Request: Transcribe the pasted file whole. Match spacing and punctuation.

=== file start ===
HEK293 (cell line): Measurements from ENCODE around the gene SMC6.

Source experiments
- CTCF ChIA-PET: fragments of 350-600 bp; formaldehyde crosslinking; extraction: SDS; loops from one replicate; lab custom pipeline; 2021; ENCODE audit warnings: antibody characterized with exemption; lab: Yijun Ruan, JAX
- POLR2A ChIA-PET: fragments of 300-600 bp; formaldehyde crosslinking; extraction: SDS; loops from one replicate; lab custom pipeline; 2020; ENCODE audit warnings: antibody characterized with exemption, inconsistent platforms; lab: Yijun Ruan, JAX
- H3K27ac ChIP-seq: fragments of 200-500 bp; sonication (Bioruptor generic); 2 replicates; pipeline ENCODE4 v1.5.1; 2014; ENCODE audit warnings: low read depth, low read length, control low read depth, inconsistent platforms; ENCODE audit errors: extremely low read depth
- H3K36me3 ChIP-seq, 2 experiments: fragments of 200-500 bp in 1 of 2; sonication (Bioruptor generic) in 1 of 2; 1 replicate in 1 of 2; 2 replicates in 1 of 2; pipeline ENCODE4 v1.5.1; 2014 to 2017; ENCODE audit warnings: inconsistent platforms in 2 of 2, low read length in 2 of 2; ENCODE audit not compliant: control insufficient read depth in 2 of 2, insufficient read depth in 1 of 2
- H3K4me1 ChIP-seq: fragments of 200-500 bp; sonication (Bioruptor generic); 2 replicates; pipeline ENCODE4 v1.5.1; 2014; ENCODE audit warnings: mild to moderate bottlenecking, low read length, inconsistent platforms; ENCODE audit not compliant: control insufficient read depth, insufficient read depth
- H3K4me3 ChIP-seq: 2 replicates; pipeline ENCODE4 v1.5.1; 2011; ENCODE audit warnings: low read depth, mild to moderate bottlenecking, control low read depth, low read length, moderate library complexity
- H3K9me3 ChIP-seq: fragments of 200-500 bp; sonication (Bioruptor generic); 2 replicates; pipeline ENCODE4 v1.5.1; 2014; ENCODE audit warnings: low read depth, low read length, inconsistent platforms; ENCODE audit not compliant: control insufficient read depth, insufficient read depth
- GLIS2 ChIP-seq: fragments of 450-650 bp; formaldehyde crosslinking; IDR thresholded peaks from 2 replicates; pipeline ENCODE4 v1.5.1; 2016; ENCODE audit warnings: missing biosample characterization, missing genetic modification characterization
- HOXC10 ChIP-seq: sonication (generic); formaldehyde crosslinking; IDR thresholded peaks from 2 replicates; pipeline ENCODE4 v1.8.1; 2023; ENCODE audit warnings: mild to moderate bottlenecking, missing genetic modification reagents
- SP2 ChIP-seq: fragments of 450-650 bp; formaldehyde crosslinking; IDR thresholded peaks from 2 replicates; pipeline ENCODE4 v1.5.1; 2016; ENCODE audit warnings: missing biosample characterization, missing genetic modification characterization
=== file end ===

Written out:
HEK293 (cell line): Measurements from ENCODE around the gene SMC6.

Source experiments
- CTCF ChIA-PET: fragments of 350-600 bp; formaldehyde crosslinking; extraction: SDS; loops from one replicate; lab custom pipeline; 2021; ENCODE audit warnings: antibody characterized with exemption; lab: Yijun Ruan, JAX
- POLR2A ChIA-PET: fragments of 300-600 bp; formaldehyde crosslinking; extraction: SDS; loops from one replicate; lab custom pipeline; 2020; ENCODE audit warnings: antibody characterized with exemption, inconsistent platforms; lab: Yijun Ruan, JAX
- H3K27ac ChIP-seq: fragments of 200-500 bp; sonication (Bioruptor generic); 2 replicates; pipeline ENCODE4 v1.5.1; 2014; ENCODE audit warnings: low read depth, low read length, control low read depth, inconsistent platforms; ENCODE audit errors: extremely low read depth
- H3K36me3 ChIP-seq, 2 experiments: fragments of 200-500 bp in 1 of 2; sonication (Bioruptor generic) in 1 of 2; 1 replicate in 1 of 2; 2 replicates in 1 of 2; pipeline ENCODE4 v1.5.1; 2014 to 2017; ENCODE audit warnings: inconsistent platforms in 2 of 2, low read length in 2 of 2; ENCODE audit not compliant: control insufficient read depth in 2 of 2, insufficient read depth in 1 of 2
- H3K4me1 ChIP-seq: fragments of 200-500 bp; sonication (Bioruptor generic); 2 replicates; pipeline ENCODE4 v1.5.1; 2014; ENCODE audit warnings: mild to moderate bottlenecking, low read length, inconsistent platforms; ENCODE audit not compliant: control insufficient read depth, insufficient read depth
- H3K4me3 ChIP-seq: 2 replicates; pipeline ENCODE4 v1.5.1; 2011; ENCODE audit warnings: low read depth, mild to moderate bottlenecking, control low read depth, low read length, moderate library complexity
- H3K9me3 ChIP-seq: fragments of 200-500 bp; sonication (Bioruptor generic); 2 replicates; pipeline ENCODE4 v1.5.1; 2014; ENCODE audit warnings: low read depth, low read length, inconsistent platforms; ENCODE audit not compliant: control insufficient read depth, insufficient read depth
- GLIS2 ChIP-seq: fragments of 450-650 bp; formaldehyde crosslinking; IDR thresholded peaks from 2 replicates; pipeline ENCODE4 v1.5.1; 2016; ENCODE audit warnings: missing biosample characterization, missing genetic modification characterization
- HOXC10 ChIP-seq: sonication (generic); formaldehyde crosslinking; IDR thresholded peaks from 2 replicates; pipeline ENCODE4 v1.8.1; 2023; ENCODE audit warnings: mild to moderate bottlenecking, missing genetic modification reagents
- SP2 ChIP-seq: fragments of 450-650 bp; formaldehyde crosslinking; IDR thresholded peaks from 2 replicates; pipeline ENCODE4 v1.5.1; 2016; ENCODE audit warnings: missing biosample characterization, missing genetic modification characterization